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I am using stopifnot and I understand it just returns the first value that was not TRUE. I f that is some freaky dynamic expression someone who is not into the custom function cannot really make something out of that. So I would love to add a custom error message. Any suggestions?

Error: length(unique(nchar(check))) == 1 is not TRUE

Basically states that the elements of the vector check do not have the same length. Is there a way of saying: Error: Elements of your input vector do not have the same length!?

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3 Answers

up vote 8 down vote accepted

Use stop and an if statement:

if(length(unique(nchar(check))) != 1) 
  stop("Error: Elements of your input vector do not have the same length!")

Just remember that stopifnot has the convenience of stating the negative, so your condition in the if needs to be the negation of your stop condition.


This is what the error message looks like:

> check = c("x", "xx", "xxx")
> if(length(unique(nchar(check))) != 1) 
+   stop("Error: Elements of your input vector do not have the same length!")

Error in eval(expr, envir, enclos) : 
  Error: Elements of your input vector do not have the same length!
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1  
what's stop if not good for then? I mean using if is the intuitive solution. It's there in almost every language, even in english. Is there some particular use case for stopifnot? –  Matt Bannert Dec 1 '11 at 18:13
    
@ran2 it's a lot quicker to write stopifnot. –  Xu Wang Dec 1 '11 at 18:50
2  
@ran2 The use case for stopifnot is precisely what you are using it for at the moment. It's very intuitive. But it doesn't produce pretty error messages. Horses for courses, as they say in English. –  Andrie Dec 1 '11 at 19:29
2  
@ran2. stopifnot is a quick way to check multiple conditions on the input. so for instance, if you could say stopifnot(A > 0, B < = 0, C == TRUE) and ensure that the code stops when either of the three conditions are not satisfied. –  Ramnath Dec 1 '11 at 19:56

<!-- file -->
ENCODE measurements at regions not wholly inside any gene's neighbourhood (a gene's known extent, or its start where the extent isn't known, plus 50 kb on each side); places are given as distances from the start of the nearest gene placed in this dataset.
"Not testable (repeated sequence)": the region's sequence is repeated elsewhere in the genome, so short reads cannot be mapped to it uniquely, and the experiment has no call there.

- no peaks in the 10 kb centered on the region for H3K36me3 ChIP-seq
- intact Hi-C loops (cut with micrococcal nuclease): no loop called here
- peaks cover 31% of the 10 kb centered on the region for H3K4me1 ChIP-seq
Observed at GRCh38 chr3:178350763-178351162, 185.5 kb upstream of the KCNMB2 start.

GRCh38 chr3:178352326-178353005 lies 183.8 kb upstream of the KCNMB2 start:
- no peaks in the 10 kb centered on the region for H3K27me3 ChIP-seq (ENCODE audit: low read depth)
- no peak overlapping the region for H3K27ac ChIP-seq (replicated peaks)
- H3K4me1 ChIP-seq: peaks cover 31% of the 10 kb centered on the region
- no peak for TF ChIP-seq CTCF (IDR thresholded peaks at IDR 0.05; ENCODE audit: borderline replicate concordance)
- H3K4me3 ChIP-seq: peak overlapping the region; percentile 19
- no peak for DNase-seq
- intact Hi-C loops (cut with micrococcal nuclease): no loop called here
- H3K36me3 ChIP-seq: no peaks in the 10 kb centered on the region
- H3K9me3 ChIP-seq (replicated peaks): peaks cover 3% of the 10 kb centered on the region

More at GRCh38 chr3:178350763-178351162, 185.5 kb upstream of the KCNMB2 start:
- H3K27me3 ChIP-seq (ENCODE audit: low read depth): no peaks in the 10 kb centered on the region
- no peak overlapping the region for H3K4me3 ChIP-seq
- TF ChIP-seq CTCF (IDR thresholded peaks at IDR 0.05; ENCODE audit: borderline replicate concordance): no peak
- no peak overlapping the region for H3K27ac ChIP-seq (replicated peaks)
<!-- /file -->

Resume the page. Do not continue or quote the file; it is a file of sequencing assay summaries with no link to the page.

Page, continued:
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Or you could package it up.

assert <- function (expr, error) {
  if (! expr) stop(error, call. = FALSE)
}

So you have:

> check = c("x", "xx", "xxx")
> assert(length(unique(nchar(check))) == 1, "Elements of your input vector do not have the same length!")

Error: Elements of your input vector do not have the same length!
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I would recommend you check out Hadley's testthat package. It allows for intuitive testing: the names of the functions are great and the way you write them is like a sentence -- "I expect that length(unique(nchar(check))) is [exactly|approximately] 1". The errors produced are informative.

See here: http://journal.r-project.org/archive/2011-1/RJournal_2011-1_Wickham.pdf

In your case,

> library(testthat)
> check = c("x", "xx", "xxx")
> expect_that(length(unique(nchar(check))), equals(1))
Error: length(unique(nchar(check))) not equal to 1
Mean relative difference: 2

Also note that you don't have the problem that @Andrie referenced with sometimes having to think about double negatives with stopifnot. I know it seems simple, but it caused me many headaches!

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I agree with using testthat for testing - I use this all the time. However, I find the messages produced by testthat very confusing. This is perfectly acceptable for a developer, but not necessarily the way forward for producing error messages in a package. –  Andrie Dec 1 '11 at 19:13
    
@Andrie Good point! You mean because in testthat you don't specify the error message yourself? –  Xu Wang Dec 1 '11 at 19:20
    
Yes, precisely. –  Andrie Dec 1 '11 at 19:28
    
+1, thx for pointing me to testthat – it makes the thread more comprehensive. Probably going to accept Andrie's answer because I was exactly looking for a way to specify error messages that users understand. –  Matt Bannert Dec 2 '11 at 14:14
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